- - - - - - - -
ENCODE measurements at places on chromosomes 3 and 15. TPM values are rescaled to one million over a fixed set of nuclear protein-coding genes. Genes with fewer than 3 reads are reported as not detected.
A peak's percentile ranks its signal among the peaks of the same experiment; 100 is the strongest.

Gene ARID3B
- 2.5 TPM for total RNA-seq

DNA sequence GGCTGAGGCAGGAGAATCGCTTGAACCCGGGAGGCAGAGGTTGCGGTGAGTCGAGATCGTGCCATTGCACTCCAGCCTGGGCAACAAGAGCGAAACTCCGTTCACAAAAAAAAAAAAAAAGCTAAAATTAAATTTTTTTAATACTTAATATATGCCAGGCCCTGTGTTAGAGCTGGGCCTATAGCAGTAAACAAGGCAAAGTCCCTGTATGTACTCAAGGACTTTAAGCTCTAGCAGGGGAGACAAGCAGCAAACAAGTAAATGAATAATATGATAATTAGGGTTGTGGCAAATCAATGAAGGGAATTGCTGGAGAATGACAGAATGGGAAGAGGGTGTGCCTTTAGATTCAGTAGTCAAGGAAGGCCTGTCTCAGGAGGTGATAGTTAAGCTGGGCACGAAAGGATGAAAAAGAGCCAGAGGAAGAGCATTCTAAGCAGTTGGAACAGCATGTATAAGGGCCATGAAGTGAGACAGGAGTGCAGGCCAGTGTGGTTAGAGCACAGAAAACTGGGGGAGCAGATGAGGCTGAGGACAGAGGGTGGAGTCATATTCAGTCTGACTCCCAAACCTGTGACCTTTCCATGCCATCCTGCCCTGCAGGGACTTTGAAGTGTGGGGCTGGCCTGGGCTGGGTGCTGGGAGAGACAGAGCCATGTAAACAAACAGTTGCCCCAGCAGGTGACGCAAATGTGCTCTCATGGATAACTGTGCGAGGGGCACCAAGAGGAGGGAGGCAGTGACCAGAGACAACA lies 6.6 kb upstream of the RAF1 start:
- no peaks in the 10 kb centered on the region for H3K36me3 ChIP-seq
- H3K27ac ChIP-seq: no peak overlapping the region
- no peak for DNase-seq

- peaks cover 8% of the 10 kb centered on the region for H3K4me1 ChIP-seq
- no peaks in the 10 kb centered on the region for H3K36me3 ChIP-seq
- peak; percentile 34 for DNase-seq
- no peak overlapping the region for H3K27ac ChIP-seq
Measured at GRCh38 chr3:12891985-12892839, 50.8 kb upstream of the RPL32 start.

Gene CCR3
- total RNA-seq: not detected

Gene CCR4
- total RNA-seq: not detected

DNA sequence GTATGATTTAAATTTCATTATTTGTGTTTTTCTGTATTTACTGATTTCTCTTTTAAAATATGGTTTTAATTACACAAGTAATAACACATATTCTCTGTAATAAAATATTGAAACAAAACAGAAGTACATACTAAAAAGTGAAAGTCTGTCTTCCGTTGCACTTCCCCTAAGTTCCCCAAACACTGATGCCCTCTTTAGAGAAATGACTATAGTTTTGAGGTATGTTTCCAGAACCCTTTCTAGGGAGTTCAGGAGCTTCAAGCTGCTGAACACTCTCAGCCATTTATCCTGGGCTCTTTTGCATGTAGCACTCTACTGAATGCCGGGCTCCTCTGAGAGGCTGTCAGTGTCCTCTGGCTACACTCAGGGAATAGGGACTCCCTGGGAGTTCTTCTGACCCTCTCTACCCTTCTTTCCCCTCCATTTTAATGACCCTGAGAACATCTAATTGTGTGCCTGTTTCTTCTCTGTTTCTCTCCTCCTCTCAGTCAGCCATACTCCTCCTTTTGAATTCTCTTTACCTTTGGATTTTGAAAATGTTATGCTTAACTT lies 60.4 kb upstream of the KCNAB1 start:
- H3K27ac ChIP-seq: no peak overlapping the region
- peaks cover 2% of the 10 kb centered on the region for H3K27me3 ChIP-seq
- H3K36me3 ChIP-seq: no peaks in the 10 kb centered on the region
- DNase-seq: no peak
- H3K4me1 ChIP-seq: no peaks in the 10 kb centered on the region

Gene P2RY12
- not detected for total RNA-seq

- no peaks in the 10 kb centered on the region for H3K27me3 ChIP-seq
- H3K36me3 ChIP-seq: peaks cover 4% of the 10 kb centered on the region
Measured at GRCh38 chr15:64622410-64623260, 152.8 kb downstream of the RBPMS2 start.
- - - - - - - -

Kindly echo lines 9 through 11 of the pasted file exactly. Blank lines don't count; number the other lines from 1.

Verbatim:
- peaks cover 8% of the 10 kb centered on the region for H3K4me1 ChIP-seq
- no peaks in the 10 kb centered on the region for H3K36me3 ChIP-seq
- peak; percentile 34 for DNase-seq